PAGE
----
Rests: My front rest is a Sinclair Competition model that I modified with a cartridge holder that holds cartridges up by the port. I use the new super slick bag by Protektor and a rear Doctor Bag with leather ears.
Scope Mounts: Rings are Burris Signature Extra High (the ones with inserts).
Case Preparation and Reloading Techniques:
My cases are three years old, with close to 100 firings. They are all from the same lot. I anneal the cases dirty to save some work and I anneal every time to have consistent neck tension. I punch the primers out and clean the pockets and run the flash hole uniformer in to make sure there is no carbon build-up. You can use the same tool as you use to prep the new cases. Flash holes are uniformed to .0625″. (Flash holes, “out of the box”, are less consistent than you may think.)
I turn necks to .0102″ with a K&M tool. Some competitors don’t turn necks, but without uniform neck tension you will have vertical. I use a K&M VLD chamfering tool and a Wilson case trimmer for new cases and when I trim fired cases. I use a nylon brush for inside the necks and clean the cases outside with 0000 steel wool using a small power station or a drill to spin them. The cases are sized on a Forster Coax press with a Harrell’s full length bushing die. Priming is done by hand using a K&M priming tool. I throw a “close” charge with Harrell’s bench rest powder measure. That charge goes in the pan of my Sartorius GD503 scale and then I trickle up to weight with an Omega powder trickler.
For bullet seating, I now use the 21st Century Hydraulic arbor press with seating force indiciation. I previously used the K&M arbor press with force indicator — it was good, but the 21st Century unit is more sophisticated, more precise, and easier to read. I have a loading block that is color-coded in the pounds of force needed to seat the bullet. I try to keep rounds in sets of 3-lb seating force settings. Each loaded round is put in the appropriate column (based on measured seating force). All loaded rounds are color-coded to avoid mixing. Leftovers from matches are used at a later date.
Click image for Full-screen view
I have now made a tool from an old bearing surface comparator. It will contact the ogive of the loaded round and it will check the seating depth while it is sitting on a granite block. Relying completely on the force and feel of the dial indicator allows seating depths to be held to .0005″ (i.e. one-half-thousandth). Compared to others means, this seems a more accurate way to check seating depth.
Bullets are spun on a Juenke machine after they are trimmed on a Hoover trimmer and pointed on the Hoover tool. For the next step, a Tubb Bearing Surface Comparator is used to sort bullets to plus/minus .0005″. I don’t discard any bullets — if I have some small lots of bullets that have a shorter or longer measurement they are used for testing. With the Spencer and BIB bullets there are not many that are not within plus/minus .001”. I quit weighing cases because of the outside variations. I only do what makes a difference [on target] and I only test and do load development at 100 yards, where I can control the conditions.
Barrel Freezing (Cryogenic treatment)
For the 2013 season, I cut barrels back to 28″ and had them “frozen” (cryo-treated) at Cryo Plus. I think that both barrels are average in the wind, but the first shot from a clean barrel is in the group. I shot around seven 100s with my other Light Gun. In Heavy Gun, I even won the group Aggregate at the Virginia State shoot. I have cryo-treated all of my barrels and I believe I have proof that it does produce benefits. I talked to George Kelbly about this before I did it. My results agreed with what George had indicated: fire cracking was less, chambering was easier and the major benefit was that the groups did not ‘walk’ as the barrels became heated.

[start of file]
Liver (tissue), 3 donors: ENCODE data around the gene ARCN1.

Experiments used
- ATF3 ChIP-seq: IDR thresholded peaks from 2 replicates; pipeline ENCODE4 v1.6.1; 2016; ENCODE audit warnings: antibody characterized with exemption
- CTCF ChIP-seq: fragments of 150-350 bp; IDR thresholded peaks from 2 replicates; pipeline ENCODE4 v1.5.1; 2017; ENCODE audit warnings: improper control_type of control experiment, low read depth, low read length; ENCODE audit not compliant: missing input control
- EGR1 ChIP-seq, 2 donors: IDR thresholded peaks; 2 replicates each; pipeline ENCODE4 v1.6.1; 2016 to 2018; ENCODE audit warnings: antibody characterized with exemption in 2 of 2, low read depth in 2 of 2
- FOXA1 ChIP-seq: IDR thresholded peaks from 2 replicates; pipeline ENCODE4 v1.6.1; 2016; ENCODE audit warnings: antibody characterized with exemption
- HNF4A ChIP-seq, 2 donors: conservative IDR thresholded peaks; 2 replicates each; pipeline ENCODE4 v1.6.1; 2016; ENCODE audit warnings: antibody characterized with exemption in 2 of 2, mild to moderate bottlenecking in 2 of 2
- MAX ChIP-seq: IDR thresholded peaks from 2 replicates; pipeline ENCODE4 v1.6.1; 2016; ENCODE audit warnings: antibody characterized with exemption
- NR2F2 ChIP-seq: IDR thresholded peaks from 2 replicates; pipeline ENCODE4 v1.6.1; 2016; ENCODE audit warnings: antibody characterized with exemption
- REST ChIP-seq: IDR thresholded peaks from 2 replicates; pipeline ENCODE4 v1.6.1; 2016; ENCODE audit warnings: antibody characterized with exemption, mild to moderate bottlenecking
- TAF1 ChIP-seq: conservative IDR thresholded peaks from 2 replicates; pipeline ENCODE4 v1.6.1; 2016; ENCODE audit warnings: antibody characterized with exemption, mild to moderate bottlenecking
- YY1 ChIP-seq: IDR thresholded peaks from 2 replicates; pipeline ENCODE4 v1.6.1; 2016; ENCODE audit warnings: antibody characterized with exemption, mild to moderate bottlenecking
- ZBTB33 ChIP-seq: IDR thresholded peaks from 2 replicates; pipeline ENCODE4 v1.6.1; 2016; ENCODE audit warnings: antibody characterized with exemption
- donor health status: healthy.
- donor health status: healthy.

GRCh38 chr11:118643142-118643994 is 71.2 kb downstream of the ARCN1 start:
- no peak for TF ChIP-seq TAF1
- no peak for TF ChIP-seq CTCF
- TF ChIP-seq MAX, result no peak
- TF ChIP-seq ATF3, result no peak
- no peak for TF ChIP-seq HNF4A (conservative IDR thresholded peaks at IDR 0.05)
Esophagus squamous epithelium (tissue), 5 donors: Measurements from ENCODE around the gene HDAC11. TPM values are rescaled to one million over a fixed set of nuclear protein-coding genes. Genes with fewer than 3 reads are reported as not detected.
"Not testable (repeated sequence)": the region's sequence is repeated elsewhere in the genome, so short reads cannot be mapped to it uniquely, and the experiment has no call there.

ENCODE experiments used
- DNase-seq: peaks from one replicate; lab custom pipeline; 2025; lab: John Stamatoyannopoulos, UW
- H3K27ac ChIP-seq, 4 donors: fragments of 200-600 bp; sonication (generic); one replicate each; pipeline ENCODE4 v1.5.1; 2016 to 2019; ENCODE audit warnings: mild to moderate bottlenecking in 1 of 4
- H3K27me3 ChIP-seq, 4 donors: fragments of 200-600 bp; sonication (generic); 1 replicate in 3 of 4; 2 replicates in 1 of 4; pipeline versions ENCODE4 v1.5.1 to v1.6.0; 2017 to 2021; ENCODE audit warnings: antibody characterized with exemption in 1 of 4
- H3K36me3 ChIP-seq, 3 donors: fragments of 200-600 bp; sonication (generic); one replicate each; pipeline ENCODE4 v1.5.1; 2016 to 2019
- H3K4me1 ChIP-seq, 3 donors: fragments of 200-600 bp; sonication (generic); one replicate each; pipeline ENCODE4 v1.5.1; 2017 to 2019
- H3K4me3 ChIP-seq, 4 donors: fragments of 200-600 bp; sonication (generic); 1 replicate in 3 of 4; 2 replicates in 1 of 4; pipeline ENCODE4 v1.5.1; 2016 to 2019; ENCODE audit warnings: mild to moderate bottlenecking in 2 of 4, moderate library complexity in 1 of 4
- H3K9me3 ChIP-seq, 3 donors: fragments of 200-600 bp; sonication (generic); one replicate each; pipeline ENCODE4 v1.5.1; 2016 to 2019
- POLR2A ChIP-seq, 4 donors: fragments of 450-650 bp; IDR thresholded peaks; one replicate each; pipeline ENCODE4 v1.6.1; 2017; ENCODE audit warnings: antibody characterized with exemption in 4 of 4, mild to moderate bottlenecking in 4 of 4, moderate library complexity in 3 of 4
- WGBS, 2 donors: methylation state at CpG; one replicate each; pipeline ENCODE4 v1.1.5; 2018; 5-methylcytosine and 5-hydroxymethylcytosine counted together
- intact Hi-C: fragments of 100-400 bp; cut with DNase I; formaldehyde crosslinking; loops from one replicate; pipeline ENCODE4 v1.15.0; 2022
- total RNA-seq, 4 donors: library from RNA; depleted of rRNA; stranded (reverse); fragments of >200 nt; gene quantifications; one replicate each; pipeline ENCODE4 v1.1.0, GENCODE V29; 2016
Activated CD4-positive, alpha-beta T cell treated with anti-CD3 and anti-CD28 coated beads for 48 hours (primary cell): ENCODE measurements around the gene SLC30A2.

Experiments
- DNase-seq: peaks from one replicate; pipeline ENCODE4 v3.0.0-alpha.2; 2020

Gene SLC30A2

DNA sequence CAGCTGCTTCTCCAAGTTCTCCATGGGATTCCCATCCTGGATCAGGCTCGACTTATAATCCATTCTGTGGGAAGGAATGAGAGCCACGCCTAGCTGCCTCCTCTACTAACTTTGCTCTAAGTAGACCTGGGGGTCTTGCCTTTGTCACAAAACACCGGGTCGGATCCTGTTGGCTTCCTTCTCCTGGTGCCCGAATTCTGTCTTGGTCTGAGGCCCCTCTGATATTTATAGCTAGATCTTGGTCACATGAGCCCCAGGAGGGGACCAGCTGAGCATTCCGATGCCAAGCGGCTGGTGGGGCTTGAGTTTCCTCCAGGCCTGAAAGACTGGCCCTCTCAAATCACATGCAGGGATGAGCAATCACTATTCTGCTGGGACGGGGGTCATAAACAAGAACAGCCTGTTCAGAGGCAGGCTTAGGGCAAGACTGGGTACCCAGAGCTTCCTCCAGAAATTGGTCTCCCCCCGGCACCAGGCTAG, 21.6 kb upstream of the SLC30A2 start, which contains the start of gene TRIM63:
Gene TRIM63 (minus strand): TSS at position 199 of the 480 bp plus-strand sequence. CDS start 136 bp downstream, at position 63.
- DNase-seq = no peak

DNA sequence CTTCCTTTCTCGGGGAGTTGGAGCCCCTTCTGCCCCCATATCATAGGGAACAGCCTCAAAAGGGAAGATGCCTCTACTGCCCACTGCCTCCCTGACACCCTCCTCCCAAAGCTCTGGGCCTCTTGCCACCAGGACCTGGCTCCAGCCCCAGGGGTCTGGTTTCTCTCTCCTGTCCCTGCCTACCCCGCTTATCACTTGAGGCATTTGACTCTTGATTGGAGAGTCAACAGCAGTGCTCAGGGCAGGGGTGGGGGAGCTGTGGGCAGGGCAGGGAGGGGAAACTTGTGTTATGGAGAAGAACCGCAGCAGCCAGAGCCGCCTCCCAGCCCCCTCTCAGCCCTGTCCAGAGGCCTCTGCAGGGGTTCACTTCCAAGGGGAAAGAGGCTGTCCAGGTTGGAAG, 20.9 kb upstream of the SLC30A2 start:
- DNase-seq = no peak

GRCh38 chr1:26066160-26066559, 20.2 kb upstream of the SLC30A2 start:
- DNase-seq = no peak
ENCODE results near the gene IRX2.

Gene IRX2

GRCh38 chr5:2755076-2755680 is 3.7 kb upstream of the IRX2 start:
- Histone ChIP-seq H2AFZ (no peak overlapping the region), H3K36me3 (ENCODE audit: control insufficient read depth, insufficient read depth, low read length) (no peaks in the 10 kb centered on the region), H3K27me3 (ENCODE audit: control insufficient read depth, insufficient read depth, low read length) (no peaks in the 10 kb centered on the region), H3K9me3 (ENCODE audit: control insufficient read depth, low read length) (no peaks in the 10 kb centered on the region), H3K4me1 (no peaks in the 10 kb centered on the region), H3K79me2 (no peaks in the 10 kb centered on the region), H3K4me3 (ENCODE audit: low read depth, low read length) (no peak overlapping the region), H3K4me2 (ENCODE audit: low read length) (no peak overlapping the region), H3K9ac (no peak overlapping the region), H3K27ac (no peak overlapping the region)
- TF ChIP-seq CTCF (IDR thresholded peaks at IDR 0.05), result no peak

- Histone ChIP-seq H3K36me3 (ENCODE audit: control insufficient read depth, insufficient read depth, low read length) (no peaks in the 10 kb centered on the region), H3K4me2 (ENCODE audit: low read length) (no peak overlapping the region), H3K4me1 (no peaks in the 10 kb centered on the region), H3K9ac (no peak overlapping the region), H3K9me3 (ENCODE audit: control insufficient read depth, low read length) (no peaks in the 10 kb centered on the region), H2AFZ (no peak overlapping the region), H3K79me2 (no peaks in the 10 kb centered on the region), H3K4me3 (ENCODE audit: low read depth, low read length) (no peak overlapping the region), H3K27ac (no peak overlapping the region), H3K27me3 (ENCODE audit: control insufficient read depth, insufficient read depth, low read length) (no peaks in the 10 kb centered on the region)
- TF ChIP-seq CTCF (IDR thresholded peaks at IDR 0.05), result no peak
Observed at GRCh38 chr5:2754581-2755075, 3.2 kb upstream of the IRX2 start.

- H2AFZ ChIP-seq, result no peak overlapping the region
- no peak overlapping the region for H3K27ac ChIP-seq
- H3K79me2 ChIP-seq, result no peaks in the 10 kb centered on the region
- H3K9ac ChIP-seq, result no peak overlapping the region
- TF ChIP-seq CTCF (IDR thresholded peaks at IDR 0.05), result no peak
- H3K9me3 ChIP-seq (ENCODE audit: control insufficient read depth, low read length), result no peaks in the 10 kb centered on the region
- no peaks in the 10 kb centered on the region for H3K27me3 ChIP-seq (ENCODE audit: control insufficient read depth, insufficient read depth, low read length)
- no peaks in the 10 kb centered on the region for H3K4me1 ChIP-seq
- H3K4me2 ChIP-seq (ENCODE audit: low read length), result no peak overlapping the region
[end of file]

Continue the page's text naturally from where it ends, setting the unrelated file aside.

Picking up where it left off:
Bench Set-up and Shooting Procedures
I use a spotting scope to help see the flags and the mirage. The mount is a Sinclair for the bench. This really helps because I can’t see the flags far out. I think the most important part of the set up is getting the gun to track, it has to come back in the box every time and shooting under the same condition every shot. I know everybody likes to run them — I do if the condition holds — but if it doesn’t you must pick them one at a time. This is where the direction and the speed of the wind come into play; you must shoot in the same condition you zero in.
When I set up to shoot, I line up the gun on my target and I move it back and forth till I can get it coming back in the ten ring and then I set my scope. I load my record rounds in my holder and I use my sighters out of the box. I now am watching and timing the conditions and I now make the decision of the one I will use and this is the only one I sight-in with. If I have some big guns beside me with brakes, I will wait till they are done or try to get in between their shots (this doesn’t always work).
Trigger control is a must and you have to be consistent. I will give up a perfect sight picture for a perfect trigger pull. I use free recoil and only my finger is on the trigger. After the rifle recoils back, I hold the fore-arm and open the bolt — you have to be careful not to upset the gun in the bags. After loading the next round, I close the bolt and push the gun forward with my right hand on the fore-arm. I am guiding [the stock] forward in between the bags. This gives me less chance to make a mistake, and maybe half of the shots need no or very little adjustment. I know it’s hard to get accustomed to, but try not to take your eye out of the scope so you are watching the mirage and not to get caught in a change. For the best part, I shoot free recoil and do all my testing at 100 yards in my backyard range. I zero dead on at 100 and come up 24 minutes for 1000 yards.